It is more likely that any work you do to develop guidelines will involve adapting guidelines you have obtained from elsewhere to meet local needs and circumstances. In this way you can benefit from the skilled work of others in systematically reviewing the evidence, and concentrate on applying this to your patch.

There are four reasons why a guideline that has passed your 'assessment tests' might need to be modified:

1. To develop a sense of ownership: Strictly, this is not a justification for modifying the guideline, but offering those involved an opportunity to talk through a guideline and express it in terms that seem familiar and feel comfortable is an important part of implementation (and the subject of the next article in this series).

2. To adapt the guideline to local circumstances: For example, a guideline on the management of acute myocardial infarction diagnosed at home might suggest that:

  • The GP should give appropriate analgesia
  • The patient should be transferred immediately by ambulance to the nearest A&E department
  • Thrombolytic therapy should be given within a maximum of 15 minutes after the time of the patient's arrival in A&E.

These recommendations may suit an urban area, but may not be appropriate in a sparsely populated rural area. In this case, it may be better for the GP to administer thrombolytic therapy before transfer of the patient to a district general hospital.

3. To develop more precise specifications: Two of the questions for assessing a guideline suggested in the previous article were whether the statements about the patients to which it applied and the recommendations it made were precise and unambiguous. An otherwise acceptable guideline may benefit from further refinement in this respect.

For example, a guideline on the use of skull X-rays after head injury may suggest that these apply when there is:

  • Discharge of blood from the nose or ear
  • Any history of unconsciousness since injury
  • Focal neurological signs or symptoms
  • Suspected skull penetration or a foreign body.

You might wish to clarify these conditions by:

  • Ruling out blood from the nose or ear when pressure on a bleeding cut stems the flow, in the absence of neurological signs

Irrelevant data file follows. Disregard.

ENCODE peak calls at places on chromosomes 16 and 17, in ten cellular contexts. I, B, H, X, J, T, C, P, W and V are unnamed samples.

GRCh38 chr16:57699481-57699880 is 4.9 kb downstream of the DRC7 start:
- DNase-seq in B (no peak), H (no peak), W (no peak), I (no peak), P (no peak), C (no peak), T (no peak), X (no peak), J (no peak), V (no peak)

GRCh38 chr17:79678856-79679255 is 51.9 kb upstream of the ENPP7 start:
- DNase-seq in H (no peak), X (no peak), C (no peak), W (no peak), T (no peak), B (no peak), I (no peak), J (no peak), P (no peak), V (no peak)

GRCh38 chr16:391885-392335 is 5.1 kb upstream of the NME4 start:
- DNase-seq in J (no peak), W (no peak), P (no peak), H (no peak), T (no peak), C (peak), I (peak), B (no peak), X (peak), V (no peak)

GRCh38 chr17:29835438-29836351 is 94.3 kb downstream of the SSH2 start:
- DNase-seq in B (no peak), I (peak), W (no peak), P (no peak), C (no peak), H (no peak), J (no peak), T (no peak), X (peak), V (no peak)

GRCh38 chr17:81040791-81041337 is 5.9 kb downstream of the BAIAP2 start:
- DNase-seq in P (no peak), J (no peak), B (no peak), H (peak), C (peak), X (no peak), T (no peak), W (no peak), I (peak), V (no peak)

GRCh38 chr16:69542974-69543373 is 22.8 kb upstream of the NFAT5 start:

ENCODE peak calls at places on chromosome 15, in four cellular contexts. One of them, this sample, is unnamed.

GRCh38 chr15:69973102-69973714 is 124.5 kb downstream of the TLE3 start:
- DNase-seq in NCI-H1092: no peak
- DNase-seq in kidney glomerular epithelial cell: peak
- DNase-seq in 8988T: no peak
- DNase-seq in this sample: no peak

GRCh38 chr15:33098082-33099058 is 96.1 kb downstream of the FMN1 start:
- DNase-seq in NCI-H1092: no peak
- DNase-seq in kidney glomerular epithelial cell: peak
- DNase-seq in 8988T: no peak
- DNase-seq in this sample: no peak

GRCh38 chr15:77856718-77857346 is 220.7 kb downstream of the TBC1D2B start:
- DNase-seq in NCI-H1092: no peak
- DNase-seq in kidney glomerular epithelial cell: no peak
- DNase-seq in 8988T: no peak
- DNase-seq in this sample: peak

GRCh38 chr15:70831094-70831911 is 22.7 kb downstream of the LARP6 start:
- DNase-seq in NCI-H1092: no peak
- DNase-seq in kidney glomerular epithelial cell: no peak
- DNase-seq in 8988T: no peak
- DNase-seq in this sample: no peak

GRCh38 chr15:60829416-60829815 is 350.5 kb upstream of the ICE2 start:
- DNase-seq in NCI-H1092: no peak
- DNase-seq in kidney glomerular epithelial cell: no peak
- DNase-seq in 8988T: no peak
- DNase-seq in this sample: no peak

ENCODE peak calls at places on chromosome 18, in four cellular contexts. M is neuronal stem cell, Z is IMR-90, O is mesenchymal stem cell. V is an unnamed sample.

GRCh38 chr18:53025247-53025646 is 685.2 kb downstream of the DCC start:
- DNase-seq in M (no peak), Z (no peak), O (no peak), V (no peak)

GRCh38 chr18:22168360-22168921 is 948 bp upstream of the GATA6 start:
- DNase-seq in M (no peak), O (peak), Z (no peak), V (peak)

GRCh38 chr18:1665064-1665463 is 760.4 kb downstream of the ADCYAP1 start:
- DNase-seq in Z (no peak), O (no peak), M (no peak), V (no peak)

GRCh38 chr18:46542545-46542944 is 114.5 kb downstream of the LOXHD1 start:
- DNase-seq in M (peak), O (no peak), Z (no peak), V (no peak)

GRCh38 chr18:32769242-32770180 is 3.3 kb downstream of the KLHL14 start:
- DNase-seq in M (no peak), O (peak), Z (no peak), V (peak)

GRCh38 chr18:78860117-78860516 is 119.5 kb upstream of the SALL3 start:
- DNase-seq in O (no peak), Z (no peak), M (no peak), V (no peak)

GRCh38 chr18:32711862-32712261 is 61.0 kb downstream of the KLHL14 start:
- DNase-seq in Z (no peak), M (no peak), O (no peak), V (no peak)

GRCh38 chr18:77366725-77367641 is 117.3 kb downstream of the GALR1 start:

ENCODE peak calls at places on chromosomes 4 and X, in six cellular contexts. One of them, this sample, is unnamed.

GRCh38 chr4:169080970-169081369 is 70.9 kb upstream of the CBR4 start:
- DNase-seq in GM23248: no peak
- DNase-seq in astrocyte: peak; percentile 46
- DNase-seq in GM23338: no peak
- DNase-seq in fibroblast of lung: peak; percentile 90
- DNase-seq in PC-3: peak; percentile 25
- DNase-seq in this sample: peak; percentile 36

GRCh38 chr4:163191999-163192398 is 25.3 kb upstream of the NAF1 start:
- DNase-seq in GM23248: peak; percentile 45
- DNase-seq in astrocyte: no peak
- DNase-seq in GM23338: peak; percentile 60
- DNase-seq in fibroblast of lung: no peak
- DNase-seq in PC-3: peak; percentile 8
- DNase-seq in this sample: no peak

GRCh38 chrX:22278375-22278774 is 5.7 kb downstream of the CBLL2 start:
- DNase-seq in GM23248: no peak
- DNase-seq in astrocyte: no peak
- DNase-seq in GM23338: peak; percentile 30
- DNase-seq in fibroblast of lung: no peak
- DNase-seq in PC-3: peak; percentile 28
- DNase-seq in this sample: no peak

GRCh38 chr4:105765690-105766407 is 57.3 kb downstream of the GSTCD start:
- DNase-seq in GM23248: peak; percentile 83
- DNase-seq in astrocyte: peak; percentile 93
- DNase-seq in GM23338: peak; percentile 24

• Ruling out a history of momentary memory loss, in the absence of focal neurological signs; and
  • Listing focal neurological signs and symptoms.

4. Choosing options: For example, a guideline on prophylaxis of venous thromboembolism may suggest that any one of the following may produce a beneficial effect:

  • Subcutaneous low molecular weight heparin
  • Adjusted dose subcutaneous heparin
  • Adjusted dose warfarin (international normalised ratio 2.0-3.0)
  • Intermittent pneumatic compression

If the facilities for intermittent pneumatic compression don't exist locally, they can be eliminated from the guideline. And by local agreement, clinicians may standardise on one of the first three options to simplify protocols and reduce pharmacy costs.

Don't take on lightly the work of developing your own guidelines from scratch without first making sure that a suitable guideline does not exist and being certain that the problem is so significant that the effort is worthwhile.

Even good guidelines from elsewhere may need to be adapted. But beware: major modifications may create a new guideline that is not supported by the evidence underpinning the original one.


  1. Charny M. How to find out about existing guidelines. Guidelines in Practice 1999; 2(May): 58-61.
  2. Charny M. Is this guideline right for your patients? Guidelines in Practice 1999; 2(June): 49-51.

Guidelines in Practice, July 1999, Volume 2
© 1999 MGP Ltd